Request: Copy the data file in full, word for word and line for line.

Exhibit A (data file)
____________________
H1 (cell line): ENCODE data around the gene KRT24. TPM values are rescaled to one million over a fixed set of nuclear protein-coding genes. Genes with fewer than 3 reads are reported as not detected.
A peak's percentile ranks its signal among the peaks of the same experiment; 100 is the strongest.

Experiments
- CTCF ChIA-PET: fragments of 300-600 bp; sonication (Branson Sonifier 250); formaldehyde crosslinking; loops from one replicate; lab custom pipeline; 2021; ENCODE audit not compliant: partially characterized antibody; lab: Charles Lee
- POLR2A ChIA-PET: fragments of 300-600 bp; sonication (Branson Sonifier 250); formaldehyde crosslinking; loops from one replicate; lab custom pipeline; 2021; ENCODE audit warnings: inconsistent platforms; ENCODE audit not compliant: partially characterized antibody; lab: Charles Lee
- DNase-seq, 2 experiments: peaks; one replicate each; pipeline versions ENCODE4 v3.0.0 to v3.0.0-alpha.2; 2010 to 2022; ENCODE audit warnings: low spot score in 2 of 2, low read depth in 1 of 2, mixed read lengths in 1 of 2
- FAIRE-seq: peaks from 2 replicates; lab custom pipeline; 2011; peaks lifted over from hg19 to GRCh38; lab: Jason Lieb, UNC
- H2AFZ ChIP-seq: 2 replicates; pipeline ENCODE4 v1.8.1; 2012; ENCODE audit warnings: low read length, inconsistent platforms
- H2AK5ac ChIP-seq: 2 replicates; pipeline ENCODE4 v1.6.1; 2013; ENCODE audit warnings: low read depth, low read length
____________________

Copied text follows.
H1 (cell line): ENCODE data around the gene KRT24. TPM values are rescaled to one million over a fixed set of nuclear protein-coding genes. Genes with fewer than 3 reads are reported as not detected.
A peak's percentile ranks its signal among the peaks of the same experiment; 100 is the strongest.

Experiments
- CTCF ChIA-PET: fragments of 300-600 bp; sonication (Branson Sonifier 250); formaldehyde crosslinking; loops from one replicate; lab custom pipeline; 2021; ENCODE audit not compliant: partially characterized antibody; lab: Charles Lee
- POLR2A ChIA-PET: fragments of 300-600 bp; sonication (Branson Sonifier 250); formaldehyde crosslinking; loops from one replicate; lab custom pipeline; 2021; ENCODE audit warnings: inconsistent platforms; ENCODE audit not compliant: partially characterized antibody; lab: Charles Lee
- DNase-seq, 2 experiments: peaks; one replicate each; pipeline versions ENCODE4 v3.0.0 to v3.0.0-alpha.2; 2010 to 2022; ENCODE audit warnings: low spot score in 2 of 2, low read depth in 1 of 2, mixed read lengths in 1 of 2
- FAIRE-seq: peaks from 2 replicates; lab custom pipeline; 2011; peaks lifted over from hg19 to GRCh38; lab: Jason Lieb, UNC
- H2AFZ ChIP-seq: 2 replicates; pipeline ENCODE4 v1.8.1; 2012; ENCODE audit warnings: low read length, inconsistent platforms
- H2AK5ac ChIP-seq: 2 replicates; pipeline ENCODE4 v1.6.1; 2013; ENCODE audit warnings: low read depth, low read length